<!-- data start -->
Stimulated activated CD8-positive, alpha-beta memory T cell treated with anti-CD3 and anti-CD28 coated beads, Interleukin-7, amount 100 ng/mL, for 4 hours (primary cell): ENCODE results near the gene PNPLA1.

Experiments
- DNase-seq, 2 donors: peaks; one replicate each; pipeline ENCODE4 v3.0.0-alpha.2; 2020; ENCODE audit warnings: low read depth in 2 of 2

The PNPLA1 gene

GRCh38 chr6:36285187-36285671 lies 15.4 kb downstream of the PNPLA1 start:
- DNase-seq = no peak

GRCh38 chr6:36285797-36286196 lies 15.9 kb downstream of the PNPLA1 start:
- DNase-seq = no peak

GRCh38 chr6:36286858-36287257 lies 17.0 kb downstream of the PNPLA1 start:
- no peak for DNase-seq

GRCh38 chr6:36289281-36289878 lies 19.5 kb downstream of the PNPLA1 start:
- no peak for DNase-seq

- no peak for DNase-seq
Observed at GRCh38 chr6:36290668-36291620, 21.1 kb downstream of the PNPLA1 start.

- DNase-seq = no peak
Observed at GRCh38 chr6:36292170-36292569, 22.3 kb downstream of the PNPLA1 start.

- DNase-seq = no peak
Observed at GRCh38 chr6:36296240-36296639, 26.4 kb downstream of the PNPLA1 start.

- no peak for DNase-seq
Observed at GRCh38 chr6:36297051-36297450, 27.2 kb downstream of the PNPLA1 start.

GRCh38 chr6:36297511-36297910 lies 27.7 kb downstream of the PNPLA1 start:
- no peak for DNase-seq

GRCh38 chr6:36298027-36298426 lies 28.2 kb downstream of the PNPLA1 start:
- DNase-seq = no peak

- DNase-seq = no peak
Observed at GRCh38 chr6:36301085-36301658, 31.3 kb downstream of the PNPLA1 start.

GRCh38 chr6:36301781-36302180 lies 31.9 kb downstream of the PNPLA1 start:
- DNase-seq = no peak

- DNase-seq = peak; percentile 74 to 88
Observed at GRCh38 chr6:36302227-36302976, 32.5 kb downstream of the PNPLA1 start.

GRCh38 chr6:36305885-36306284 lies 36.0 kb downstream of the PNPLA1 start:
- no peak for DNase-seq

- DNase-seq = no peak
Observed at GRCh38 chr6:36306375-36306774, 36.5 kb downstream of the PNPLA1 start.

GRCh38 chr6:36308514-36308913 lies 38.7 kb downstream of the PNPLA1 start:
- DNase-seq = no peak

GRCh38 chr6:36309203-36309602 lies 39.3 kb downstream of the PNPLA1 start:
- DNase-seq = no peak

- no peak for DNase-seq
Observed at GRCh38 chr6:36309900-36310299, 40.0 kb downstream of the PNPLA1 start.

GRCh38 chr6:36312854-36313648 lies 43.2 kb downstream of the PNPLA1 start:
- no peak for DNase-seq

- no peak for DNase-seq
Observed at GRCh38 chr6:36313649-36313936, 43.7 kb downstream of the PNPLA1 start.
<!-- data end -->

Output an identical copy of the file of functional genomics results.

Stimulated activated CD8-positive, alpha-beta memory T cell treated with anti-CD3 and anti-CD28 coated beads, Interleukin-7, amount 100 ng/mL, for 4 hours (primary cell): ENCODE results near the gene PNPLA1.

Experiments
- DNase-seq, 2 donors: peaks; one replicate each; pipeline ENCODE4 v3.0.0-alpha.2; 2020; ENCODE audit warnings: low read depth in 2 of 2

The PNPLA1 gene

GRCh38 chr6:36285187-36285671 lies 15.4 kb downstream of the PNPLA1 start:
- DNase-seq = no peak

GRCh38 chr6:36285797-36286196 lies 15.9 kb downstream of the PNPLA1 start:
- DNase-seq = no peak

GRCh38 chr6:36286858-36287257 lies 17.0 kb downstream of the PNPLA1 start:
- no peak for DNase-seq

GRCh38 chr6:36289281-36289878 lies 19.5 kb downstream of the PNPLA1 start:
- no peak for DNase-seq

- no peak for DNase-seq
Observed at GRCh38 chr6:36290668-36291620, 21.1 kb downstream of the PNPLA1 start.

- DNase-seq = no peak
Observed at GRCh38 chr6:36292170-36292569, 22.3 kb downstream of the PNPLA1 start.

- DNase-seq = no peak
Observed at GRCh38 chr6:36296240-36296639, 26.4 kb downstream of the PNPLA1 start.

- no peak for DNase-seq
Observed at GRCh38 chr6:36297051-36297450, 27.2 kb downstream of the PNPLA1 start.

GRCh38 chr6:36297511-36297910 lies 27.7 kb downstream of the PNPLA1 start:
- no peak for DNase-seq

GRCh38 chr6:36298027-36298426 lies 28.2 kb downstream of the PNPLA1 start:
- DNase-seq = no peak

- DNase-seq = no peak
Observed at GRCh38 chr6:36301085-36301658, 31.3 kb downstream of the PNPLA1 start.

GRCh38 chr6:36301781-36302180 lies 31.9 kb downstream of the PNPLA1 start:
- DNase-seq = no peak

- DNase-seq = peak; percentile 74 to 88
Observed at GRCh38 chr6:36302227-36302976, 32.5 kb downstream of the PNPLA1 start.

GRCh38 chr6:36305885-36306284 lies 36.0 kb downstream of the PNPLA1 start:
- no peak for DNase-seq

- DNase-seq = no peak
Observed at GRCh38 chr6:36306375-36306774, 36.5 kb downstream of the PNPLA1 start.

GRCh38 chr6:36308514-36308913 lies 38.7 kb downstream of the PNPLA1 start:
- DNase-seq = no peak

GRCh38 chr6:36309203-36309602 lies 39.3 kb downstream of the PNPLA1 start:
- DNase-seq = no peak

- no peak for DNase-seq
Observed at GRCh38 chr6:36309900-36310299, 40.0 kb downstream of the PNPLA1 start.

GRCh38 chr6:36312854-36313648 lies 43.2 kb downstream of the PNPLA1 start:
- no peak for DNase-seq

- no peak for DNase-seq
Observed at GRCh38 chr6:36313649-36313936, 43.7 kb downstream of the PNPLA1 start.